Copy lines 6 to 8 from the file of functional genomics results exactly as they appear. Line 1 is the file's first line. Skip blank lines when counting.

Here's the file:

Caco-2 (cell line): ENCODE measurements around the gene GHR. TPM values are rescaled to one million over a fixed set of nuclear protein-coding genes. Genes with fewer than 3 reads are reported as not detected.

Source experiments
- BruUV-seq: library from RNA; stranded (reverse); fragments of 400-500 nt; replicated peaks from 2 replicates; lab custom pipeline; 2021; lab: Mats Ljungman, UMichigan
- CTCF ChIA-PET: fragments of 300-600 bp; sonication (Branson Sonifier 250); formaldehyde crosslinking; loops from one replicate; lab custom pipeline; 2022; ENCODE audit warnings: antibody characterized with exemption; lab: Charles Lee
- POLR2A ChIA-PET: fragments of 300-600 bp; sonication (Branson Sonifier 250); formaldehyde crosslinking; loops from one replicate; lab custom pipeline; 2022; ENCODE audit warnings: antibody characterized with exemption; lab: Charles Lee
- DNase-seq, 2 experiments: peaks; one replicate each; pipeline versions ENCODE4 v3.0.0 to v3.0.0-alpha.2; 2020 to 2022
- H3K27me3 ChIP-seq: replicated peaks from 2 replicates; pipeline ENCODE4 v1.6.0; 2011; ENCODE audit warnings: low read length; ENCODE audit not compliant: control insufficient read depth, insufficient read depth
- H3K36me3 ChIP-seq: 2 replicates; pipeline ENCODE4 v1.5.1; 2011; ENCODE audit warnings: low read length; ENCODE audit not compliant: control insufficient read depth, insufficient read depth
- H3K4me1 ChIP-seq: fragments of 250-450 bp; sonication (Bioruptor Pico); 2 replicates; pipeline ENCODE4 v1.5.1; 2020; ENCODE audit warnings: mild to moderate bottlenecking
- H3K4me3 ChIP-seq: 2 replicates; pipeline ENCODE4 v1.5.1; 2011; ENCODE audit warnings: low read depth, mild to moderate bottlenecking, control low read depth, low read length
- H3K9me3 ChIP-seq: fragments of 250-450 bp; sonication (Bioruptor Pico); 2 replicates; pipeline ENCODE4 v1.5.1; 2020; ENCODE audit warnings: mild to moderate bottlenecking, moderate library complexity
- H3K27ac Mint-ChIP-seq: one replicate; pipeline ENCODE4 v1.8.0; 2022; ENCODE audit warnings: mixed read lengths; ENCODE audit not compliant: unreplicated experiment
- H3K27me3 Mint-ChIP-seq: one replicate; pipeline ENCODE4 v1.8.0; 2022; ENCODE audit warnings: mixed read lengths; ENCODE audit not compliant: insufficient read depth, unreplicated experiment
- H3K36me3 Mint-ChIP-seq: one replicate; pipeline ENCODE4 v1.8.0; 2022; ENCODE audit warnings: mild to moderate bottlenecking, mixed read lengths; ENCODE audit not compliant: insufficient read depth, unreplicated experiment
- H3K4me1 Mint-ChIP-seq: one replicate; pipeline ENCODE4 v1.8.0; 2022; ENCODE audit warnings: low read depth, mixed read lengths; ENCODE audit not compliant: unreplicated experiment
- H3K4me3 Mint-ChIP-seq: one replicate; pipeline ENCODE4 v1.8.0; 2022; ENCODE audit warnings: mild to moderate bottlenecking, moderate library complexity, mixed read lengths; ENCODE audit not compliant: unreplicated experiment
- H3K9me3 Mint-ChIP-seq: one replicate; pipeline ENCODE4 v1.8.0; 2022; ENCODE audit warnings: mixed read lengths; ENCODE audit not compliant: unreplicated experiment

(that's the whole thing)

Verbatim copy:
- DNase-seq, 2 experiments: peaks; one replicate each; pipeline versions ENCODE4 v3.0.0 to v3.0.0-alpha.2; 2020 to 2022
- H3K27me3 ChIP-seq: replicated peaks from 2 replicates; pipeline ENCODE4 v1.6.0; 2011; ENCODE audit warnings: low read length; ENCODE audit not compliant: control insufficient read depth, insufficient read depth
- H3K36me3 ChIP-seq: 2 replicates; pipeline ENCODE4 v1.5.1; 2011; ENCODE audit warnings: low read length; ENCODE audit not compliant: control insufficient read depth, insufficient read depth